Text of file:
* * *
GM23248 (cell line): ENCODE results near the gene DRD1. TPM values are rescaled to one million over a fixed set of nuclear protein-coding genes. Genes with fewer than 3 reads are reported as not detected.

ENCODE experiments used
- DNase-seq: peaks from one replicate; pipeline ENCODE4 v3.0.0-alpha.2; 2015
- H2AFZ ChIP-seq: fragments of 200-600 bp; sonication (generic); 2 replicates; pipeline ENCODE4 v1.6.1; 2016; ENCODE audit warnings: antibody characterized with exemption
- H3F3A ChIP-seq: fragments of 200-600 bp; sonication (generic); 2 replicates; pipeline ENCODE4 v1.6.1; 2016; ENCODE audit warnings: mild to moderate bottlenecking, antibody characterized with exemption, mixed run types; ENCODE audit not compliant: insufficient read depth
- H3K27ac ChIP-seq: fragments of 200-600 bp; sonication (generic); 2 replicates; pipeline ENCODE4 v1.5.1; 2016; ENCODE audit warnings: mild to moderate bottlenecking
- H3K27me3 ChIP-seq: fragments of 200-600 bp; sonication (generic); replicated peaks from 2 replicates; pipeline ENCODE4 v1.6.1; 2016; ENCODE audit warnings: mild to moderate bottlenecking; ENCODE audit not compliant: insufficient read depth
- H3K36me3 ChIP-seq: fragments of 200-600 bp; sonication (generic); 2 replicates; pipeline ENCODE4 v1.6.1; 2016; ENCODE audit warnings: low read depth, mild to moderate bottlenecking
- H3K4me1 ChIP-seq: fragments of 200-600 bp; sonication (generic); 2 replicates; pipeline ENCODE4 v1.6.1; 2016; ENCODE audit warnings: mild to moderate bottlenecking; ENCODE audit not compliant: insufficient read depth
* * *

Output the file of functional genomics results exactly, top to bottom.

GM23248 (cell line): ENCODE results near the gene DRD1. TPM values are rescaled to one million over a fixed set of nuclear protein-coding genes. Genes with fewer than 3 reads are reported as not detected.

ENCODE experiments used
- DNase-seq: peaks from one replicate; pipeline ENCODE4 v3.0.0-alpha.2; 2015
- H2AFZ ChIP-seq: fragments of 200-600 bp; sonication (generic); 2 replicates; pipeline ENCODE4 v1.6.1; 2016; ENCODE audit warnings: antibody characterized with exemption
- H3F3A ChIP-seq: fragments of 200-600 bp; sonication (generic); 2 replicates; pipeline ENCODE4 v1.6.1; 2016; ENCODE audit warnings: mild to moderate bottlenecking, antibody characterized with exemption, mixed run types; ENCODE audit not compliant: insufficient read depth
- H3K27ac ChIP-seq: fragments of 200-600 bp; sonication (generic); 2 replicates; pipeline ENCODE4 v1.5.1; 2016; ENCODE audit warnings: mild to moderate bottlenecking
- H3K27me3 ChIP-seq: fragments of 200-600 bp; sonication (generic); replicated peaks from 2 replicates; pipeline ENCODE4 v1.6.1; 2016; ENCODE audit warnings: mild to moderate bottlenecking; ENCODE audit not compliant: insufficient read depth
- H3K36me3 ChIP-seq: fragments of 200-600 bp; sonication (generic); 2 replicates; pipeline ENCODE4 v1.6.1; 2016; ENCODE audit warnings: low read depth, mild to moderate bottlenecking
- H3K4me1 ChIP-seq: fragments of 200-600 bp; sonication (generic); 2 replicates; pipeline ENCODE4 v1.6.1; 2016; ENCODE audit warnings: mild to moderate bottlenecking; ENCODE audit not compliant: insufficient read depth